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jig 1

a. Any of various lively dances in triple time.
b. The music for such a dance. Also called gigue.
2. A joke or trick. Used chiefly in the phrase The jig is up.
3. A typically metal fishing lure with one or more hooks, usually deployed with a jiggling motion on or near the bottom.
4. An apparatus for cleaning or separating crushed ore by agitation in water.
5. A device for guiding a tool or for holding machine work in place.
v. jigged, jig·ging, jigs
1. To dance or play a jig.
2. To move or bob up and down jerkily and rapidly.
3. To operate a jig.
1. To bob or jerk (something) up and down or to and fro.
2. To machine (an object) with the aid of a jig.
3. To separate or clean (ore) by shaking a jig.
in jig time Informal
Very quickly; rapidly.

[Origin unknown.]

jig 2

n. Offensive Slang
Used as a disparaging term for a black person.

[Probably shortening of jigaboo.]
American Heritage® Dictionary of the English Language, Fifth Edition. Copyright © 2016 by Houghton Mifflin Harcourt Publishing Company. Published by Houghton Mifflin Harcourt Publishing Company. All rights reserved.
References in classic literature ?
Nick-knock, nick-knock, went the cradle; the candle-flame stretched itself tall, and began jigging up and down; the water dribbled from the matron's elbows, and the song galloped on to the end of the verse, Mrs Durbeyfield regarding her daughter the while.
"He's empty enough i' the upper story, or he'd niver come jigging an' stamping i' that way, like a mad grasshopper, for the gentry to look at him.
Moving to and fro with strained exertion, jabbering the while, they were, with their swaying bodies, black faces, and glowing eyes, like strange and ugly friends jigging heavily in the smoke.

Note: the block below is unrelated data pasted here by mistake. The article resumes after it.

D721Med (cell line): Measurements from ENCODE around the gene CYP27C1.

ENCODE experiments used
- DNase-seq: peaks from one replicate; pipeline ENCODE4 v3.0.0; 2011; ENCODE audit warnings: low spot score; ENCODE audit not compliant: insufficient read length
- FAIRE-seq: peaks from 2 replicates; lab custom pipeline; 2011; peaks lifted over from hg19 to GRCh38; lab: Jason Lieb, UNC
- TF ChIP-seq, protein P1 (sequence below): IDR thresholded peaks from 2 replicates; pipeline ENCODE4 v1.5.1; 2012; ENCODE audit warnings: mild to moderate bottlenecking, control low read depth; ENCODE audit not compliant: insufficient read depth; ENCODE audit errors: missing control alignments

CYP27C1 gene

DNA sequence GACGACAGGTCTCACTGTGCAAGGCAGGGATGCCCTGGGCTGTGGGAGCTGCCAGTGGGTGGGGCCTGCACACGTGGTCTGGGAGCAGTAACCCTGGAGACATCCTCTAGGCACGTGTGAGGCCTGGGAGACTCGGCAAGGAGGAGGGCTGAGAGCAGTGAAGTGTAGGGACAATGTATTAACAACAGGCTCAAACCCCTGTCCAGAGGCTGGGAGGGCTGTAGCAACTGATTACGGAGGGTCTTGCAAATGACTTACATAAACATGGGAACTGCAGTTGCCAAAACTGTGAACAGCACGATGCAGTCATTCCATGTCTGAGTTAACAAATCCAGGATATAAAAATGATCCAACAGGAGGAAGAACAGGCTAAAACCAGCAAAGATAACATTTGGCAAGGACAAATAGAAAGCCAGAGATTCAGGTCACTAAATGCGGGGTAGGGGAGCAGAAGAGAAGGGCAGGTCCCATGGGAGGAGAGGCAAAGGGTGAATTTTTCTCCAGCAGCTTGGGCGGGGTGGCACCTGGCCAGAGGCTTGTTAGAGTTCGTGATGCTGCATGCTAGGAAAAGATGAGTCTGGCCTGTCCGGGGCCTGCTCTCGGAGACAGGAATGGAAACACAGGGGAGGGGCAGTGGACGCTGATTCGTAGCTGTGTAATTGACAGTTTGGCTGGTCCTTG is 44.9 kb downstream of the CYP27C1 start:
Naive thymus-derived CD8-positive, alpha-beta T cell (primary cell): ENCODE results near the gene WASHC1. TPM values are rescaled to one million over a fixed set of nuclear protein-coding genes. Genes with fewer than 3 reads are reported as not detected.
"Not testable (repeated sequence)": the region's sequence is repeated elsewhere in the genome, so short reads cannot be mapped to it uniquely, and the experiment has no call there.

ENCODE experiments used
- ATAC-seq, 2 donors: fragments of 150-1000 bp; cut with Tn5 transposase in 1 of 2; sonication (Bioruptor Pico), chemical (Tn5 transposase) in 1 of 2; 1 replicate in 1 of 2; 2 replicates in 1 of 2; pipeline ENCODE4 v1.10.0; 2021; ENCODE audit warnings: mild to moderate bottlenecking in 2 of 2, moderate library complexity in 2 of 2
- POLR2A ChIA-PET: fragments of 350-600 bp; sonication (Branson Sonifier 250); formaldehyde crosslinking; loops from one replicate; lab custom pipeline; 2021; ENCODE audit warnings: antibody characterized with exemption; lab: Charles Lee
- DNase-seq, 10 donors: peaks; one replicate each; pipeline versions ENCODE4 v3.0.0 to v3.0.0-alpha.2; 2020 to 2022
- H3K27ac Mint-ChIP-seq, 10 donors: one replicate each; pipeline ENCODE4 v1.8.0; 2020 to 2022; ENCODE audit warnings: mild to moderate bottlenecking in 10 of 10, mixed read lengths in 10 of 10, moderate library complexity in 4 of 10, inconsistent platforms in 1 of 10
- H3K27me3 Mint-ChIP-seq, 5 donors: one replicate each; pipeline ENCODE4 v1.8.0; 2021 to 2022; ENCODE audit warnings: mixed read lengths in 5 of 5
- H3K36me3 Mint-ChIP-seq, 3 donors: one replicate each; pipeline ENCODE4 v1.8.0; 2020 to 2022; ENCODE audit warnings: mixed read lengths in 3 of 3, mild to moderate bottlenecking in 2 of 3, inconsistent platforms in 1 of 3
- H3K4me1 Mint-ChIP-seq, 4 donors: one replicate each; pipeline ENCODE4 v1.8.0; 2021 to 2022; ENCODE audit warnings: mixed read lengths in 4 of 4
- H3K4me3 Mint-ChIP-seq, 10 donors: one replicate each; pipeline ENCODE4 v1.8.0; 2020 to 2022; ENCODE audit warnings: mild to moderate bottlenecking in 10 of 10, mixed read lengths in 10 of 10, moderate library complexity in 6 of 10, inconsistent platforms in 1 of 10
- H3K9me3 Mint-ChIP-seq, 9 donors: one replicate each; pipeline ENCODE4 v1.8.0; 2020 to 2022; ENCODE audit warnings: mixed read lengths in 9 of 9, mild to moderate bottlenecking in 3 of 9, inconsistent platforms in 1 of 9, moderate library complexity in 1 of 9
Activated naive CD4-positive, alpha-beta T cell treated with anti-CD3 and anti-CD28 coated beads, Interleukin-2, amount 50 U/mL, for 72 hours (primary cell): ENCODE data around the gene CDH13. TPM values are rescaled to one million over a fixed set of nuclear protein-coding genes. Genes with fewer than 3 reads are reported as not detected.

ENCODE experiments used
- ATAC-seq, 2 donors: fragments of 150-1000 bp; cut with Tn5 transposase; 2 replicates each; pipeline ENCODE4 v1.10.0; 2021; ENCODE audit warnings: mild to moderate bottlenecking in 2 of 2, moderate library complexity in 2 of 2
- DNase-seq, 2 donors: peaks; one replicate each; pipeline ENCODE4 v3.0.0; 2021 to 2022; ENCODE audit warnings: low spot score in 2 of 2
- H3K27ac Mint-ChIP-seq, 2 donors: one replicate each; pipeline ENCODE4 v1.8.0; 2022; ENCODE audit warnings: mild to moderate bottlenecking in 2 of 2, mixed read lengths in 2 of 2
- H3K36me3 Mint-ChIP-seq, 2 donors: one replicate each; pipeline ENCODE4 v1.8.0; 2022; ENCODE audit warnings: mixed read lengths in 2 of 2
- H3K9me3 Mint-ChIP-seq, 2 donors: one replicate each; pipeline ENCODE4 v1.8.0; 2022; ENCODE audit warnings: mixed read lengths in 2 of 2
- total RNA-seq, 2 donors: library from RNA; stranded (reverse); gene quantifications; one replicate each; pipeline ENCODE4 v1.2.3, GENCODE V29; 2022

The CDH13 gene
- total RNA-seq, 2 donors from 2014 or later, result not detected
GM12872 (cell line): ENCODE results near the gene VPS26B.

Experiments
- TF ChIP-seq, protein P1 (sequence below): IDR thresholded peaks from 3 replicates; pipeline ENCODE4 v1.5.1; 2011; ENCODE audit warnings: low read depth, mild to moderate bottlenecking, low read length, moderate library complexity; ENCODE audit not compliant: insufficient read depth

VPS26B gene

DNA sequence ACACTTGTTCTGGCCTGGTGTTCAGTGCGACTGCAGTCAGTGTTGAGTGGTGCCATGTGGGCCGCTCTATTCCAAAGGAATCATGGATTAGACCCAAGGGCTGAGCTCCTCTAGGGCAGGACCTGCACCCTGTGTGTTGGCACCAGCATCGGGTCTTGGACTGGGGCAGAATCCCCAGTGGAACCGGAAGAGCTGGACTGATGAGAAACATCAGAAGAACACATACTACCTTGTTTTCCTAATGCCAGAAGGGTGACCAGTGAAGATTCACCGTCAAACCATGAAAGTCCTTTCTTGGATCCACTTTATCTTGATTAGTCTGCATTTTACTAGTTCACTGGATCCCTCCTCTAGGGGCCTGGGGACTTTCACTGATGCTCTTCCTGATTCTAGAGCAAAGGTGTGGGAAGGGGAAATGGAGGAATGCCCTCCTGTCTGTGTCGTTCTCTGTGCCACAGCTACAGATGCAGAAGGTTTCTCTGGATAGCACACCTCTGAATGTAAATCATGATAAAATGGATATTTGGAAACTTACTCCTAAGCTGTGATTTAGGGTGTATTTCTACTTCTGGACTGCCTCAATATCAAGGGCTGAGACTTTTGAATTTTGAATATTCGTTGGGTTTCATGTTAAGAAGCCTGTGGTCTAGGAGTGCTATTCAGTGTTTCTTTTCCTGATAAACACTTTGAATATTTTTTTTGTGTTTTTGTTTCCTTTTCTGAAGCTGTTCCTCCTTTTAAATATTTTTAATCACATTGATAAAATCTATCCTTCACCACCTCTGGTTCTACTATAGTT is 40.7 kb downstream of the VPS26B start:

One of his fore-paws slipped out through the slats or bars and rested on the bottom of the wagon where the trunks were squeaking, screeching, and jigging. A rut in the roadway made the nearest trunk tilt one edge in the air and shift position, so that when it tilted back again it rested on Michael's paw.
Most Florida offshore anglers are familiar with speed jigging, a technique of Japanese origin popularized by Shimano some 13 years ago with the introduction of the Butterfly Jig series.
"Guido Hibdon's father 'Big Gete' was introduced to bucktail jigs by Harold Ensley and Virgil Ward, and the younger Hibdon worked to become a jigging master on reservoirs of the Ozark region," Kehde says.
HangOn Ltd's New 160 page Product Handbook is now available, which details the full range of masking products, jigs and jigging parts and hooks.
The Dogtooth tuna (Gymnosarda unicolor) has, for a good few years been one of those species which I have dearly wanted to target, especially vertical jigging. I have spent a great many hours researching into all those potential destinations around the globe where one is in with a fighting chance of an encounter with a large 'doggie', as they are affectionately known.
IN THE RIGHT HANDS, A GOOD JIGGING ROD is worth its weight in gold.
The diamond jigging chapters are written according to types of fish, whereas the bucktail chapters are written according to types of habitat.